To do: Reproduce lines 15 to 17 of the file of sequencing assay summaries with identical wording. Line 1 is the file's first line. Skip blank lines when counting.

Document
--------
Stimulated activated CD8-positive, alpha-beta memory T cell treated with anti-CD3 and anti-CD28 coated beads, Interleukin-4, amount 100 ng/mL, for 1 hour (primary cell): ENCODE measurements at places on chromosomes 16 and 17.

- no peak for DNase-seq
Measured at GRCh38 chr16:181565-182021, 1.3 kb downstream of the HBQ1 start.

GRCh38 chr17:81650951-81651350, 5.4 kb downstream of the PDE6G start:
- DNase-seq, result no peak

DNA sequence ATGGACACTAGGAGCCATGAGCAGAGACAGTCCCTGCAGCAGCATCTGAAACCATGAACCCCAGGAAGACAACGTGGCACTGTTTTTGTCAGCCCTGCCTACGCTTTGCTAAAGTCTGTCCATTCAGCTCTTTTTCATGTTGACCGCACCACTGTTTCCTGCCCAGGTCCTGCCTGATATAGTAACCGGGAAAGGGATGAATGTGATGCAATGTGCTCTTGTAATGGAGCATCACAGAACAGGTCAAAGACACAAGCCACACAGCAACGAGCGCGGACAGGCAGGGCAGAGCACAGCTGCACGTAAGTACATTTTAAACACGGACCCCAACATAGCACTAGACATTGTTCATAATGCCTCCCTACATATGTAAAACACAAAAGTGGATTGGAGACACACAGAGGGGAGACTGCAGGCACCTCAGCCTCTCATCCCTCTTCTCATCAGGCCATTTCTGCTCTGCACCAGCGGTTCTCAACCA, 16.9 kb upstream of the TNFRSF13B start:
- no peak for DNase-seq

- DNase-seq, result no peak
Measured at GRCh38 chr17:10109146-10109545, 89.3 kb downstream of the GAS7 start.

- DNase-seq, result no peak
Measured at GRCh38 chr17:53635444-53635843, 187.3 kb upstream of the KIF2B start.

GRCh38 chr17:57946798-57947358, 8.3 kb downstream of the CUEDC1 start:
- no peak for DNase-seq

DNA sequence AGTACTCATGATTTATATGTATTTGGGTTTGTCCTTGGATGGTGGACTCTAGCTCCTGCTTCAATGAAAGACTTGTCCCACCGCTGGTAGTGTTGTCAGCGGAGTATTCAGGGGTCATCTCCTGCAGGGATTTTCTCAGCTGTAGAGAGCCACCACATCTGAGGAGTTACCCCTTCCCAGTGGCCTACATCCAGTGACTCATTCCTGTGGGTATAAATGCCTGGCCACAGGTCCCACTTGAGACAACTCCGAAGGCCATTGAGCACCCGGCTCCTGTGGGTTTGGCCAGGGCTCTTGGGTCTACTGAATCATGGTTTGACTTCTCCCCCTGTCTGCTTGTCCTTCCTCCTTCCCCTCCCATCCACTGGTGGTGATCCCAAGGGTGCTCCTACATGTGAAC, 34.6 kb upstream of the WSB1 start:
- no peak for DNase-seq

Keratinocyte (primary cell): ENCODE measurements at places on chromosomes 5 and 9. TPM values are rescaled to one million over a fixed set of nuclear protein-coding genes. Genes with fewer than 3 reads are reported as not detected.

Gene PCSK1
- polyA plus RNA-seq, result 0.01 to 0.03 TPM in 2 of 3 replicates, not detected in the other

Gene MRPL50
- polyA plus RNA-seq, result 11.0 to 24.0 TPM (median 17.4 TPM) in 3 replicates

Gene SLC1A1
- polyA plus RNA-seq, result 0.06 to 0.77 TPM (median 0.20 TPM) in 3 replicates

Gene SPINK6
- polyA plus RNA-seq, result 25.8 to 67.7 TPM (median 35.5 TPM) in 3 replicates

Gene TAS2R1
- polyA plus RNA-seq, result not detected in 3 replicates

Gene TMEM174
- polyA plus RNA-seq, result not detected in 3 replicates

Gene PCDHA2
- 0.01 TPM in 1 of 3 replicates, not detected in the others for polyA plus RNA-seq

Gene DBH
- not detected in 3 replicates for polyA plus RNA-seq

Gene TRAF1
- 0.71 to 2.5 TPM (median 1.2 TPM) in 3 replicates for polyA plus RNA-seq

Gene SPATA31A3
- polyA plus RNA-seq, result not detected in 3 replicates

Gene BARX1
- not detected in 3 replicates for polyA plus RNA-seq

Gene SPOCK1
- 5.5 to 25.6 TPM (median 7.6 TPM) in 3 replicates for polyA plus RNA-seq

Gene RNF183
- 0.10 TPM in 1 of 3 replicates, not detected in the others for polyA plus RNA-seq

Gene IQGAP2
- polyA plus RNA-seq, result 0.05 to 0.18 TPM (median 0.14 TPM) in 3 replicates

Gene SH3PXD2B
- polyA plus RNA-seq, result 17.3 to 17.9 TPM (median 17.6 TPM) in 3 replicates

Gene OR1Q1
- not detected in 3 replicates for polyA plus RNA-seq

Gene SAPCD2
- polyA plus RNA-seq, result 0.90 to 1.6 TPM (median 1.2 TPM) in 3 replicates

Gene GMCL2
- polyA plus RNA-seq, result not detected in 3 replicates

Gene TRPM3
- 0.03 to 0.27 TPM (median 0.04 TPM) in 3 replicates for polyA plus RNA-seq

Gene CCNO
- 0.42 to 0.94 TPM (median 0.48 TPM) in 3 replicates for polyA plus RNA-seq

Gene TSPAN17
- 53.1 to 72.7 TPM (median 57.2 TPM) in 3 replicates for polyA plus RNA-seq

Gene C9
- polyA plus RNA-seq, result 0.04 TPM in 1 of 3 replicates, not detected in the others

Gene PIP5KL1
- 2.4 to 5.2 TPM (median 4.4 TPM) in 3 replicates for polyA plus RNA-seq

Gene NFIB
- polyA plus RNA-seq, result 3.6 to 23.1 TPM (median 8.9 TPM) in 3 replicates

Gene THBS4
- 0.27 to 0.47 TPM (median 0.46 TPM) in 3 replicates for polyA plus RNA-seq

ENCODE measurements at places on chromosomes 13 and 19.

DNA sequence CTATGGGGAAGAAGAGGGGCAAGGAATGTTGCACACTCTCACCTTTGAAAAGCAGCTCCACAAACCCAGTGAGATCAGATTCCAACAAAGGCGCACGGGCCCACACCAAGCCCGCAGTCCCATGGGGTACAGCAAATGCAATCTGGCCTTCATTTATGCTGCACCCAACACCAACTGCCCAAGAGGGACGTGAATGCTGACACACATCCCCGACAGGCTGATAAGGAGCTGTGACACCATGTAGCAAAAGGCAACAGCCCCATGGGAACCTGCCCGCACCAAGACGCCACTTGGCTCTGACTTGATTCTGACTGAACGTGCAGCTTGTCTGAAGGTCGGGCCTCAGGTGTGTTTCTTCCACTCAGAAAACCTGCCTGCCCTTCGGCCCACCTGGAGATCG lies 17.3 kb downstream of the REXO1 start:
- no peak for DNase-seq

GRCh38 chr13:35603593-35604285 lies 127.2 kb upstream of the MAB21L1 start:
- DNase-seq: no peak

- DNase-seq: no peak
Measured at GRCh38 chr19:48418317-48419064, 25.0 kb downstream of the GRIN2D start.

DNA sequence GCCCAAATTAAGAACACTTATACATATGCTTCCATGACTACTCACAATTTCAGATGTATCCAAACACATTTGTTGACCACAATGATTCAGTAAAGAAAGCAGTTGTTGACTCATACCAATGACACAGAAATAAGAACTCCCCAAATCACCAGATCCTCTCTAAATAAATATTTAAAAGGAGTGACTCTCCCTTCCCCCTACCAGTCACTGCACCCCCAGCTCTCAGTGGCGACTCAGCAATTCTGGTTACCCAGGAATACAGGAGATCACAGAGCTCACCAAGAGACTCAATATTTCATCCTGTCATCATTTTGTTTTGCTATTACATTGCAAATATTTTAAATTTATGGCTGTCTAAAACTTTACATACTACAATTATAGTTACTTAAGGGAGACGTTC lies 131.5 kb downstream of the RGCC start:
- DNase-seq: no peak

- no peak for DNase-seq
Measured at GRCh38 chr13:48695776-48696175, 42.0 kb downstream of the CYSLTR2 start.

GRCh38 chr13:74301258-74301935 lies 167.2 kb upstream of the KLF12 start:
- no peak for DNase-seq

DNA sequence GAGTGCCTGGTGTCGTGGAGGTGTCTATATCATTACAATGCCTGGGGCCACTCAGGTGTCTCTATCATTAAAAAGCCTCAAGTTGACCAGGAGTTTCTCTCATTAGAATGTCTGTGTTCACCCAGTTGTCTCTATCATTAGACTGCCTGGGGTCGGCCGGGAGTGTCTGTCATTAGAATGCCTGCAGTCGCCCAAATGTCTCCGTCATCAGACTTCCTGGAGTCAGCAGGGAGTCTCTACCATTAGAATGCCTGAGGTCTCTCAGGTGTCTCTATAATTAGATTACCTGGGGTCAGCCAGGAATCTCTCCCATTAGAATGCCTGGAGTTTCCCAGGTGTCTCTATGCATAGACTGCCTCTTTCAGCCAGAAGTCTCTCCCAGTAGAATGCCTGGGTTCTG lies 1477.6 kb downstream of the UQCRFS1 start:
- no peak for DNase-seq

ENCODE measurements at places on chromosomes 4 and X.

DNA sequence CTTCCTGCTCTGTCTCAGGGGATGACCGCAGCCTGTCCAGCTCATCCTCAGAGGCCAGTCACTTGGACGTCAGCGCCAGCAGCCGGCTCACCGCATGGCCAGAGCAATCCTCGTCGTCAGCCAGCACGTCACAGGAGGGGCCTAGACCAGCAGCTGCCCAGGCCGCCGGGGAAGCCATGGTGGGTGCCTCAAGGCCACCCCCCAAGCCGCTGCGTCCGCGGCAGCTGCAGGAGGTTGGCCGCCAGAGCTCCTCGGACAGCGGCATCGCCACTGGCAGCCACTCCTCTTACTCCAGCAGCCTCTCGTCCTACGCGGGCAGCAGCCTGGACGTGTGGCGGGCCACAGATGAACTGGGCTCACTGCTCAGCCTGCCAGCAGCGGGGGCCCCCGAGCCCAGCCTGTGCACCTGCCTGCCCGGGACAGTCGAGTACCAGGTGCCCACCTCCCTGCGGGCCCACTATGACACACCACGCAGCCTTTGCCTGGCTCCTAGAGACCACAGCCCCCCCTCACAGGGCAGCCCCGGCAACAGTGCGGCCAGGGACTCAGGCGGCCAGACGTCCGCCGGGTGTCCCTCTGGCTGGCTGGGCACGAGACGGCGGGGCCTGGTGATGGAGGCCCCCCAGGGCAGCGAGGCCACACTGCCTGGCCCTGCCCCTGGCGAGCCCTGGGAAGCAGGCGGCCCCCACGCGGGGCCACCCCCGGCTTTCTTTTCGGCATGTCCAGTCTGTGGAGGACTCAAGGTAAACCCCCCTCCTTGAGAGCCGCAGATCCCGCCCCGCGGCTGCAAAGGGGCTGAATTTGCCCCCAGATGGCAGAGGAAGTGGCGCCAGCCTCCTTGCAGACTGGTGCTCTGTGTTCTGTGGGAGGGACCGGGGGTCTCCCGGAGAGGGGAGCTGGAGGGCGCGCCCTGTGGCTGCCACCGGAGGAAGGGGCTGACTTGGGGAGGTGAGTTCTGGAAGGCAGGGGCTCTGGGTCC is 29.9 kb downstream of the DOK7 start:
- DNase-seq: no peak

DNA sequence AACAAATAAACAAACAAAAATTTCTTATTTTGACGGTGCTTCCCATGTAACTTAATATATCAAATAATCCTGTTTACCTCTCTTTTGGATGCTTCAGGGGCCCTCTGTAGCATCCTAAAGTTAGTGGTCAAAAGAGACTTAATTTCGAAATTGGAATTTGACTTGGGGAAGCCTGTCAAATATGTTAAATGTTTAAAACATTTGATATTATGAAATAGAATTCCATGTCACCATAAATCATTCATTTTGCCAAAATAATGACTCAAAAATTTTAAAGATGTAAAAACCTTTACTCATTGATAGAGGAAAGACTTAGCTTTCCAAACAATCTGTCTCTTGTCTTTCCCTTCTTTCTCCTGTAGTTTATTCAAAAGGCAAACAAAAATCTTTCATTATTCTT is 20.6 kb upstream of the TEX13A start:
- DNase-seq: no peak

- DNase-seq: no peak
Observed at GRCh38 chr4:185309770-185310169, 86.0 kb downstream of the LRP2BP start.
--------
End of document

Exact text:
- no peak for DNase-seq

Keratinocyte (primary cell): ENCODE measurements at places on chromosomes 5 and 9. TPM values are rescaled to one million over a fixed set of nuclear protein-coding genes. Genes with fewer than 3 reads are reported as not detected.

Gene PCSK1